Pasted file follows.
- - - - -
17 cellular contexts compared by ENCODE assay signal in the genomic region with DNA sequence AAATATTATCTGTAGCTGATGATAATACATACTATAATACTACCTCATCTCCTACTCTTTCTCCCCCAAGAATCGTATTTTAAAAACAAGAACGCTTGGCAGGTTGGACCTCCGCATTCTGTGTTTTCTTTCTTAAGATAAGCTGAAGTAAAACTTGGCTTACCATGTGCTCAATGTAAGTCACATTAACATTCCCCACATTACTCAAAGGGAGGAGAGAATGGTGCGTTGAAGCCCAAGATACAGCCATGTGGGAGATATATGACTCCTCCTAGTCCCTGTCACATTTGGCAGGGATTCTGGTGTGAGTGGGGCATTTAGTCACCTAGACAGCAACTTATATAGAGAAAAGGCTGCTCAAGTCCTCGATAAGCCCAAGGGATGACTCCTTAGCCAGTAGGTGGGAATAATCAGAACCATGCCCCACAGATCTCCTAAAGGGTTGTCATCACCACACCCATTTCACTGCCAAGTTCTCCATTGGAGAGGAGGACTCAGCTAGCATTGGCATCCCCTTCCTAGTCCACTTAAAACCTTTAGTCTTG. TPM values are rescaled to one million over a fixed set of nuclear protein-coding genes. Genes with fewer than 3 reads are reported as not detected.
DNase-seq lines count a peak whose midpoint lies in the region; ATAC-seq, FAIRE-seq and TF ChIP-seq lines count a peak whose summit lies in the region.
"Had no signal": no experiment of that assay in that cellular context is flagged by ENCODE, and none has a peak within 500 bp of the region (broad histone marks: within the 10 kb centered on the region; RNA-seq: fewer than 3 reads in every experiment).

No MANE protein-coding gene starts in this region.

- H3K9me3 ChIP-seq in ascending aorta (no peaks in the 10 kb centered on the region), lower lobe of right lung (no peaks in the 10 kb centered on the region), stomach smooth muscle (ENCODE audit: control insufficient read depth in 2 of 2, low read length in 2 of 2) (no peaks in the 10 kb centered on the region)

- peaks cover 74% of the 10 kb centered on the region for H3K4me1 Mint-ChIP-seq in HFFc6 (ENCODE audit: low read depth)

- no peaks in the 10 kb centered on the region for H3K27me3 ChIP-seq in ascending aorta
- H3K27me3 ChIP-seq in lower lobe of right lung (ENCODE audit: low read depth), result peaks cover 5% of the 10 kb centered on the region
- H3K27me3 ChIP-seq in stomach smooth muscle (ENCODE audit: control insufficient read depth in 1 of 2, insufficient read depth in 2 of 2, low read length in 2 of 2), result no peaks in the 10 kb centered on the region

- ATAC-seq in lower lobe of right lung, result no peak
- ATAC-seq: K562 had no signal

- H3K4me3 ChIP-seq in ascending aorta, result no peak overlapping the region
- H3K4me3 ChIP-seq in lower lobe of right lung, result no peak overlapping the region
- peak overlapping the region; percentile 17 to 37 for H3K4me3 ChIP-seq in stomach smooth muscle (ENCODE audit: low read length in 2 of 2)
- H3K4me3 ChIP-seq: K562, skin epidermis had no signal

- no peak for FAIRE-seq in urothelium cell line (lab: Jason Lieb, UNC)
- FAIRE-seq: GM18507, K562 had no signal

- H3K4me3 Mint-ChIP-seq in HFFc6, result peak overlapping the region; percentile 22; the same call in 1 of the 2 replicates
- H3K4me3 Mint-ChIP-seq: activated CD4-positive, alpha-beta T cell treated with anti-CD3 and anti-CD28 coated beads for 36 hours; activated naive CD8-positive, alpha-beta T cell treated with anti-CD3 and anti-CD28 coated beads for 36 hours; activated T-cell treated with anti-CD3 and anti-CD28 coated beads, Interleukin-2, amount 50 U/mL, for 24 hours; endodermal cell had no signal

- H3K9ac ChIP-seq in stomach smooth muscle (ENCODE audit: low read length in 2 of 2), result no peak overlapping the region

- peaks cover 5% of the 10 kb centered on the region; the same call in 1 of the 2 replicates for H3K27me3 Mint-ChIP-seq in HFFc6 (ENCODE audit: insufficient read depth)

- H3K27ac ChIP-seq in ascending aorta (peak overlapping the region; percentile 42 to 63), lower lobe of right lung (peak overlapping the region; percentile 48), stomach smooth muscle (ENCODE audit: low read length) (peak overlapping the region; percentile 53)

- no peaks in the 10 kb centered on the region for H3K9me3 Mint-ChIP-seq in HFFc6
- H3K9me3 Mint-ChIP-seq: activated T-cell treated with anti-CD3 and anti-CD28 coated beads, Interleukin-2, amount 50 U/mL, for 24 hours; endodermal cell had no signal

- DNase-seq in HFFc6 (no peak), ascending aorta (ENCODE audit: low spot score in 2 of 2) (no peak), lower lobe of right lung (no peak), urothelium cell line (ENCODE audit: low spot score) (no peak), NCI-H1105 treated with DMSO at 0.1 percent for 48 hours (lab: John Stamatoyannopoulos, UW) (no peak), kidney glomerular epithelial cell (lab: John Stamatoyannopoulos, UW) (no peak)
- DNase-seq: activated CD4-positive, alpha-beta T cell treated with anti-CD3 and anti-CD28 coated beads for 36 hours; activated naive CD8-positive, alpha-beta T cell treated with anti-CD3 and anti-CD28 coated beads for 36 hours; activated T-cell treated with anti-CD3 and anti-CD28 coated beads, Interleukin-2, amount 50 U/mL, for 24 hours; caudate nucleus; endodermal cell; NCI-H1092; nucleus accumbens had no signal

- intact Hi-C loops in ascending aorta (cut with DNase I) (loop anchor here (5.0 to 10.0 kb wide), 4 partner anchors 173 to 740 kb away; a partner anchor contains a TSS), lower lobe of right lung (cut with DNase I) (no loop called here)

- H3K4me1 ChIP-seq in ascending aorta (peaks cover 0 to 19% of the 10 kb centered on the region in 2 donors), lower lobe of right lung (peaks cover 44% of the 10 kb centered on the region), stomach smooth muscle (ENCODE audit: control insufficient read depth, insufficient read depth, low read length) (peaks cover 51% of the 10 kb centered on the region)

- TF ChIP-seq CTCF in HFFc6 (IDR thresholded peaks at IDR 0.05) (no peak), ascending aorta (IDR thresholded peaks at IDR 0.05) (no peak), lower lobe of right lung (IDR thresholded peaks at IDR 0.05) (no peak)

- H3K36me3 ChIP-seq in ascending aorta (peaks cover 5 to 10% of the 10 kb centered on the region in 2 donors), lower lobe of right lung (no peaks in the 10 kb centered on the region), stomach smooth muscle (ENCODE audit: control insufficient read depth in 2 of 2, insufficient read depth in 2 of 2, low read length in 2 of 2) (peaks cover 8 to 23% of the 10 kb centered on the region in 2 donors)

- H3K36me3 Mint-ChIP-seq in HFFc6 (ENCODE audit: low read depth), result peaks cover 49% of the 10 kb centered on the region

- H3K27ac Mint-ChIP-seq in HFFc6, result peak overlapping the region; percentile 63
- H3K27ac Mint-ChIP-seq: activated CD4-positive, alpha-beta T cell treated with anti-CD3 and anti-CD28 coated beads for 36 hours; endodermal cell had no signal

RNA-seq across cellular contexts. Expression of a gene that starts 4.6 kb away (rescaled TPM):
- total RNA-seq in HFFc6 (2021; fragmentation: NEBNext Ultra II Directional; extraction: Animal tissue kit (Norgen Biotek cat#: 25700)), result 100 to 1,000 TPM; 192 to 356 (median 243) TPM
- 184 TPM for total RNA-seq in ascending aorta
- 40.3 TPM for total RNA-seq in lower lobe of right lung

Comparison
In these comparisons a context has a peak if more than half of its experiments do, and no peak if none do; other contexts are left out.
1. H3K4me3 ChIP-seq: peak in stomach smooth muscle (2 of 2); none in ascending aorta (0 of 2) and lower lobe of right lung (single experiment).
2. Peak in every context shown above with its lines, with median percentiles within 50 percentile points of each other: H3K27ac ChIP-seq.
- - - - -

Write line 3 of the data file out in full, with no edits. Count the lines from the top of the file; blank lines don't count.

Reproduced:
"Had no signal": no experiment of that assay in that cellular context is flagged by ENCODE, and none has a peak within 500 bp of the region (broad histone marks: within the 10 kb centered on the region; RNA-seq: fewer than 3 reads in every experiment).